Does Soundproofing Drywall Work and is it Worth the Cost?

Does Soundproofing Drywall Work and is it Worth the Cost?

A Guide to Sound-dampening Gypsum Board, a.k.a., ?Soundproofing Drywall?

If you?re planning a construction project where noise control is important, you might be facing the choice between using multiple layers of standard drywall and buying very expensive ?soundproofing drywall.?

Does soundproofing drywall work and is it worth the cost? The short answer is yes: soundproofing drywall works.

But the question of value for money depends on your noise control needs, construction requirements, labour costs, overall budget, and the existing site conditions.

Installing a partition twice is always more expensive than doing it right the first time.

Image for postDeciding if soundproofing drywall is worth the high cost depends on the consequences of project failure and the overall budget available, among other key considerations.

This article summarizes what types of soundproofing drywall are available on the market, the costs, and what to consider before choosing to buy it. We also provide a short backgrounder on how noise control gypsum board works for those who are interested in the technical details behind the products.

Types of soundproofing drywall on the market

There are three major manufacturers that hold patents on soundproofing drywall. They make several useful variations for construction and renovation projects, and these are outlined below.

QuietRock

Pabco Gypsum owns QuietRock, which sells sells seven types of soundproofing drywall under the brand. These include:

  • QuietRock 510, a 1/2″ thick board
  • QuietRock ES and the mold resistant variant QuietRock ES MR, both of which can be scored and snapped like regular drywall, are fire rated and 5/8″ thick.
  • QuietRock 530, which is impact resistant and has a radio frequency, ground-able version called QuietRock 530 RF
  • QuietRock 545, which is studio grade, 1-3/8″ thick and is arguably the most advanced acoustic drywall available
  • Pabco Gypsum Sound Curb, which is 3/4″ thick, is designed for ceilings, and has both sound and impact noise ratings.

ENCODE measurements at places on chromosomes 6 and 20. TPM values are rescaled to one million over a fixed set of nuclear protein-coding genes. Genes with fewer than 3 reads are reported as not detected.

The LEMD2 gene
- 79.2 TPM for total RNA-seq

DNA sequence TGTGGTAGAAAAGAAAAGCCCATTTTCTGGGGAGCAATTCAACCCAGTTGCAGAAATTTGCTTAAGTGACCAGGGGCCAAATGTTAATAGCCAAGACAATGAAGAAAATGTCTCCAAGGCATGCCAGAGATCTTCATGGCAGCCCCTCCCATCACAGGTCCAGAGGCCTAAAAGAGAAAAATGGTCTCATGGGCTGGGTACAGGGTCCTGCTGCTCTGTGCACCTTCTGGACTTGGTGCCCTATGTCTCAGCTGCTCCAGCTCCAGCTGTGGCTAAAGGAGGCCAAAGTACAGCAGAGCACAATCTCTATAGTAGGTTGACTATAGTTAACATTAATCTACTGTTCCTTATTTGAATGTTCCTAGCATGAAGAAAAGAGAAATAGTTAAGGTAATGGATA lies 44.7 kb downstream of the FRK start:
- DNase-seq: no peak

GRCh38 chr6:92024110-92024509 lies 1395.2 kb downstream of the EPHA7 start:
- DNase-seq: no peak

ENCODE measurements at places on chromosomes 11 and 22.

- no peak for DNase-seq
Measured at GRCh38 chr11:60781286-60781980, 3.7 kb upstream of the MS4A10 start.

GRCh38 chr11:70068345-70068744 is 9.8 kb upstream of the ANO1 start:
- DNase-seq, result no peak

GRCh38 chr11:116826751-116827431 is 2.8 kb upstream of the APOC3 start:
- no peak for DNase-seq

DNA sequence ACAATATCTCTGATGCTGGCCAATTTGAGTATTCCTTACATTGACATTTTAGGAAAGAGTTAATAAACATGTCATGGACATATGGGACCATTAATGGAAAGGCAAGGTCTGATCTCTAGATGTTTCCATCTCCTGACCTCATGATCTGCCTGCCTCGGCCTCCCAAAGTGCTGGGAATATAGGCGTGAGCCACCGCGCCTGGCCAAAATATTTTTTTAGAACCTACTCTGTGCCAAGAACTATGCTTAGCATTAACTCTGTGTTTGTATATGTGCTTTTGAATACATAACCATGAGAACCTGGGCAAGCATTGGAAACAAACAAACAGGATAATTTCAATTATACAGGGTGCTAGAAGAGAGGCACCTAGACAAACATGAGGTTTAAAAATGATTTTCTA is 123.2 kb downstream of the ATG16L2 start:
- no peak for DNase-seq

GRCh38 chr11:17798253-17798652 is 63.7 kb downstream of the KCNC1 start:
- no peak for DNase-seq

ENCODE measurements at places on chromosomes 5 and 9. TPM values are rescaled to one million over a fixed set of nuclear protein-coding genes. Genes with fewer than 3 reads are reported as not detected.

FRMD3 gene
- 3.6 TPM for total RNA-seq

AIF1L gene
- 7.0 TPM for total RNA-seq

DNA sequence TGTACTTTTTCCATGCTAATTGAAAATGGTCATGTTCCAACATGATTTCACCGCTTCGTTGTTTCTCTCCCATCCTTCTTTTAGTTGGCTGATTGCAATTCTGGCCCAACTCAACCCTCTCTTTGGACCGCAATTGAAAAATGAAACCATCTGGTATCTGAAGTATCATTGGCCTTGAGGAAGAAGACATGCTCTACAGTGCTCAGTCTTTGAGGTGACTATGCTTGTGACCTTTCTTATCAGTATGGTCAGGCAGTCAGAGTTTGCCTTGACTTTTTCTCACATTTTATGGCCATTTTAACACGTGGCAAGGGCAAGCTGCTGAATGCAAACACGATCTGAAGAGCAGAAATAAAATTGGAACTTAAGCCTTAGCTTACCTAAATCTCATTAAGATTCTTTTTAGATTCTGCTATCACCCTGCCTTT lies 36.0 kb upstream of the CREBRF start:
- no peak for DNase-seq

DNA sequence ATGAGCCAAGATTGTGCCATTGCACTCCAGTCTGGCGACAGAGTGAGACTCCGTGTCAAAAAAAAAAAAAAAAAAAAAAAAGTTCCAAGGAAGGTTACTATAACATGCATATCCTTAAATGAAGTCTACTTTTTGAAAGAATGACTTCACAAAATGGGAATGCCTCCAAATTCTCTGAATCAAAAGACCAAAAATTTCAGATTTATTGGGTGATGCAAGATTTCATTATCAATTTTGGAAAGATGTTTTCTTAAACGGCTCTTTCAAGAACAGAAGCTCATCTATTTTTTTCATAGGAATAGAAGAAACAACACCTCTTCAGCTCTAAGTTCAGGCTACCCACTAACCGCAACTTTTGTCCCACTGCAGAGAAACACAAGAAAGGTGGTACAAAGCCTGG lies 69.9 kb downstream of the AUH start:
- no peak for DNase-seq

A summary table with the features of each one is included below.

Image for postQuietRock is owned by Pabco Gypsum and sells seven different types of sound dampening drywall

CertainTeed

Owned by Saint Gobain, CertainTeed markets one major type of soundproofing drywall Called SilentFX QuickCut, which is 5/8″ thick, can be scored and snapped, and is also fire-rated.

Image for postSilentFX QuickCut drywall is manufactured and sold by CertainTeed

National Gypsum

Another player in the soundproofing drywall market is National Gypsum, which markets a line of products called Gold Bond SoundBreak XP, in four variations.

  • SoundBreak XP 1/2″ Wallboard
  • SoundBreak XP 5/8″ Wallboard, which is fire rated
  • SoundBreak XP Retrofit Board which is thinner and designed to be layered onto existing drywall
  • SoundBreak XP Ceiling Board, which is 3/4″ thick and designed for ceiling installations, and is fire-rated

Image for postNational Gypsum sells four sells four different products under the Gold Bond SoundBreak XP brand

Is soundproofing drywall worth the cost?

Overall, the value generated by using soundproofing drywall can far outweigh the cost, but it depends on project scope, design requirements, timeline, and labour costs.

The question of value for money is also closely tied to the consequences of project failure. Installing a partition twice is always more expensive than doing it right the first time.